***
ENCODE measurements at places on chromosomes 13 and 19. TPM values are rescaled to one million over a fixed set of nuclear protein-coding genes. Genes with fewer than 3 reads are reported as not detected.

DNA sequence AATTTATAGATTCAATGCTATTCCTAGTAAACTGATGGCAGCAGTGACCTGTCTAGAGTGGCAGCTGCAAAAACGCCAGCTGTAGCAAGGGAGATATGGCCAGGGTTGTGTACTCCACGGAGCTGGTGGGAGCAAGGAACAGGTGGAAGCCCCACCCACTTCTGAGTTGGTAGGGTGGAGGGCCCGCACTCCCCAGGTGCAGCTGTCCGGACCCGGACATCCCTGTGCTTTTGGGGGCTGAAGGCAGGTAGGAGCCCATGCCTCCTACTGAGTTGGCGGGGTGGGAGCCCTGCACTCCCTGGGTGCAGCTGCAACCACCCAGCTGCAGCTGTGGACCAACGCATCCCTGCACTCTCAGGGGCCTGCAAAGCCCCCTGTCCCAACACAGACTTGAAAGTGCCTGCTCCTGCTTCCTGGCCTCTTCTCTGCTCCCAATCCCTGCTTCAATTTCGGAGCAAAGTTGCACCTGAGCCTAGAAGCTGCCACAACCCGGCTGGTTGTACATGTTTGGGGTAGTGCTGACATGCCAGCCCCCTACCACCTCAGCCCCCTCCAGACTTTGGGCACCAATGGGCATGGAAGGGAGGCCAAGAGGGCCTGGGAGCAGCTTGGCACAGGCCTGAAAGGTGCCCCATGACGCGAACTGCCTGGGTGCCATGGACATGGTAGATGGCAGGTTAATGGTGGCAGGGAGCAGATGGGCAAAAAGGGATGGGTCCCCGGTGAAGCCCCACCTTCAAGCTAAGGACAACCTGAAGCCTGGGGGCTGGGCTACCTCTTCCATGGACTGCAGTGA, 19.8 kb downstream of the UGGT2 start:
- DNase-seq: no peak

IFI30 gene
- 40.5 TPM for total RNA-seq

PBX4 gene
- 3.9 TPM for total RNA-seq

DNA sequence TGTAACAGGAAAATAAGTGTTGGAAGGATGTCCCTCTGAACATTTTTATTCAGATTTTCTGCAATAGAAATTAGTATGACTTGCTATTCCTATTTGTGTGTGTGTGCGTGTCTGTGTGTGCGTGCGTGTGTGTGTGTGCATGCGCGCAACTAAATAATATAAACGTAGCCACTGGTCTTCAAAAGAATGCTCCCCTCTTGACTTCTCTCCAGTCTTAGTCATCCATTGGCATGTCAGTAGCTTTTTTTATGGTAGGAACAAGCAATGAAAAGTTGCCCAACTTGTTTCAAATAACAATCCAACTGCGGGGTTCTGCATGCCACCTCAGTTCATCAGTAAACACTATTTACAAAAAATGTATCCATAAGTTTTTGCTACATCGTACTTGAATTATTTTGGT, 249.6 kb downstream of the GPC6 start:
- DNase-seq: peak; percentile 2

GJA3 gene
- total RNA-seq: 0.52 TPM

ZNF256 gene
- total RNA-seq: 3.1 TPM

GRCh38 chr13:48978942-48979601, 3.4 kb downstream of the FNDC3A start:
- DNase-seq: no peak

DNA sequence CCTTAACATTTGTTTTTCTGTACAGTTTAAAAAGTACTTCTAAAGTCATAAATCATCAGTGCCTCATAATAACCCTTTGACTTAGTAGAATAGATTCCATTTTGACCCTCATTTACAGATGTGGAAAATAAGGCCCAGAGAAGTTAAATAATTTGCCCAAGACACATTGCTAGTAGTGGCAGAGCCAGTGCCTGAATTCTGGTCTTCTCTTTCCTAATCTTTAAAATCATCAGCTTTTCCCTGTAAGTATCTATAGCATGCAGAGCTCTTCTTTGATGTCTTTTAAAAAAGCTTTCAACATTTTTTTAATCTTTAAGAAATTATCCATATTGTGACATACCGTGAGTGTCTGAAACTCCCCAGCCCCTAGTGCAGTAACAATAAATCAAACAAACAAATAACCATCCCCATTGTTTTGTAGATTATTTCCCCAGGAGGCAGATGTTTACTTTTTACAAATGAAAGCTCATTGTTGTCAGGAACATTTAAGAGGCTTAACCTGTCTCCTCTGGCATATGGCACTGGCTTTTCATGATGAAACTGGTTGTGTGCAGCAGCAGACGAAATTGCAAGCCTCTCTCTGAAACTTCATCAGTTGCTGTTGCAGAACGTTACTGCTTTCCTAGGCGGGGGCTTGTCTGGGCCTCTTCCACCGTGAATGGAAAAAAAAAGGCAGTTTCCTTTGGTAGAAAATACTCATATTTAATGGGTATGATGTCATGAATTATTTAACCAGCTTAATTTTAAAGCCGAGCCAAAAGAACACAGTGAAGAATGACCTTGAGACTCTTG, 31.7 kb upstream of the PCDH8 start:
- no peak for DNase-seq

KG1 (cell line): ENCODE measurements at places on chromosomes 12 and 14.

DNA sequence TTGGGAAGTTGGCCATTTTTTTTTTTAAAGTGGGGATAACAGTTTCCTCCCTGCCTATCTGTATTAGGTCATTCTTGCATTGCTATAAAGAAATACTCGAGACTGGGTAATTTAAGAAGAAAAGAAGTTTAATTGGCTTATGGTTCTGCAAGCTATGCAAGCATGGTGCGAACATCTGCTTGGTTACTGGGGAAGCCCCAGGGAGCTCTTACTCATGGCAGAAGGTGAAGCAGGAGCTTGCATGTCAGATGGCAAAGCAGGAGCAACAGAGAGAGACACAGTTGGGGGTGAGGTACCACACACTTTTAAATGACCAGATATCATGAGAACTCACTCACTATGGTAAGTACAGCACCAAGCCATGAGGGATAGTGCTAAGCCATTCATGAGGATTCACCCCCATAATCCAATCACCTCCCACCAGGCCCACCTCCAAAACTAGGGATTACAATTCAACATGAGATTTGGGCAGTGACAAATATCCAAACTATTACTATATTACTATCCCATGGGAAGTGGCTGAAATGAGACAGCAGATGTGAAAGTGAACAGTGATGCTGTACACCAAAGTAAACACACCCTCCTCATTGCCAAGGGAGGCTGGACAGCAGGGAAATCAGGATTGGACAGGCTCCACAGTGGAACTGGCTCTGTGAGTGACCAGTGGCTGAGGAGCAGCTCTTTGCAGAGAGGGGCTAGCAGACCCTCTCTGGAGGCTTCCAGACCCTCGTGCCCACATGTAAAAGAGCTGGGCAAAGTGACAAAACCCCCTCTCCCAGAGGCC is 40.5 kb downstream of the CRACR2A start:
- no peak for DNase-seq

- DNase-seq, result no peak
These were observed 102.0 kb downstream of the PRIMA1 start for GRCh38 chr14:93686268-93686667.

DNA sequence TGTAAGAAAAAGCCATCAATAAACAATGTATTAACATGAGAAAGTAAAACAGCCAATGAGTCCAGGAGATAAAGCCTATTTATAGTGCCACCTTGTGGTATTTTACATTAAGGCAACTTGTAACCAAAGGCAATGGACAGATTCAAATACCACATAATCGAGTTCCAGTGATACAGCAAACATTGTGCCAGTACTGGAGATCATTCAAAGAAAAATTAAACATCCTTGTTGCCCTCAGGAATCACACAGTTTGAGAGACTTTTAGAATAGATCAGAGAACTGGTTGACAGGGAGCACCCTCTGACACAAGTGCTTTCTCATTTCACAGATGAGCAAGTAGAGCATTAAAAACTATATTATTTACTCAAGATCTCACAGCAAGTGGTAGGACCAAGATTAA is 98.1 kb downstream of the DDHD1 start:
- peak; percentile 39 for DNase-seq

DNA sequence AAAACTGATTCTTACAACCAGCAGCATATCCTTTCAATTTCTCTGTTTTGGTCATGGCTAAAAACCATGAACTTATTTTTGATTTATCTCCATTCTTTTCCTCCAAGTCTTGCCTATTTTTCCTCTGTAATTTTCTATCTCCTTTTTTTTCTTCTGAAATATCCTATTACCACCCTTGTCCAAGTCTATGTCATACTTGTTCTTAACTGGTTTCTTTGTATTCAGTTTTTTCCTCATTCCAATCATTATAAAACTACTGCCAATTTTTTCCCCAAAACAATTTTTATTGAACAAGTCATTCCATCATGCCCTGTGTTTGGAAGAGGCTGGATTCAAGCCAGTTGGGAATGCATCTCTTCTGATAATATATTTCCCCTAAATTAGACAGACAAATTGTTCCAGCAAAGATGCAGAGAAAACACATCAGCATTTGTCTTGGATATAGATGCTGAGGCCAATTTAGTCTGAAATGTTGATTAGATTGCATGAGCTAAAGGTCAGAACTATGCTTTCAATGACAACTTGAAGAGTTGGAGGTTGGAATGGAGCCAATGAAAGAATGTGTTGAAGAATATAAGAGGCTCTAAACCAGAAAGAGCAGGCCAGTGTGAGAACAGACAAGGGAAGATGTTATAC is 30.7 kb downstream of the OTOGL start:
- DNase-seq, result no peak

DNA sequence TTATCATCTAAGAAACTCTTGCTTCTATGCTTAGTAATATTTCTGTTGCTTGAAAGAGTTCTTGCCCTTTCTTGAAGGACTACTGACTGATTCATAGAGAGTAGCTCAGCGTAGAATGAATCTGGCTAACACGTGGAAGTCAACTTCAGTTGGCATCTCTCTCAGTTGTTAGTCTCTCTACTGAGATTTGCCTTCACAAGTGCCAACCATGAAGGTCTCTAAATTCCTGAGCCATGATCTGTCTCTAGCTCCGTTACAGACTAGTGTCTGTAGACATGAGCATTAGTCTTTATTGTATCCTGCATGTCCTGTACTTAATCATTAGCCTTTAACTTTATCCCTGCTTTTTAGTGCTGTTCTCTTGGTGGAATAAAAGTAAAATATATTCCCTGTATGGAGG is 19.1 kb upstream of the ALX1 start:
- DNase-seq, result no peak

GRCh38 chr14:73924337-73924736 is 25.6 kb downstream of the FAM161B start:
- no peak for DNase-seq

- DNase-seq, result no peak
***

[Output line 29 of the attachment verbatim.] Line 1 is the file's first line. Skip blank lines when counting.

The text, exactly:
GRCh38 chr14:73924337-73924736 is 25.6 kb downstream of the FAM161B start: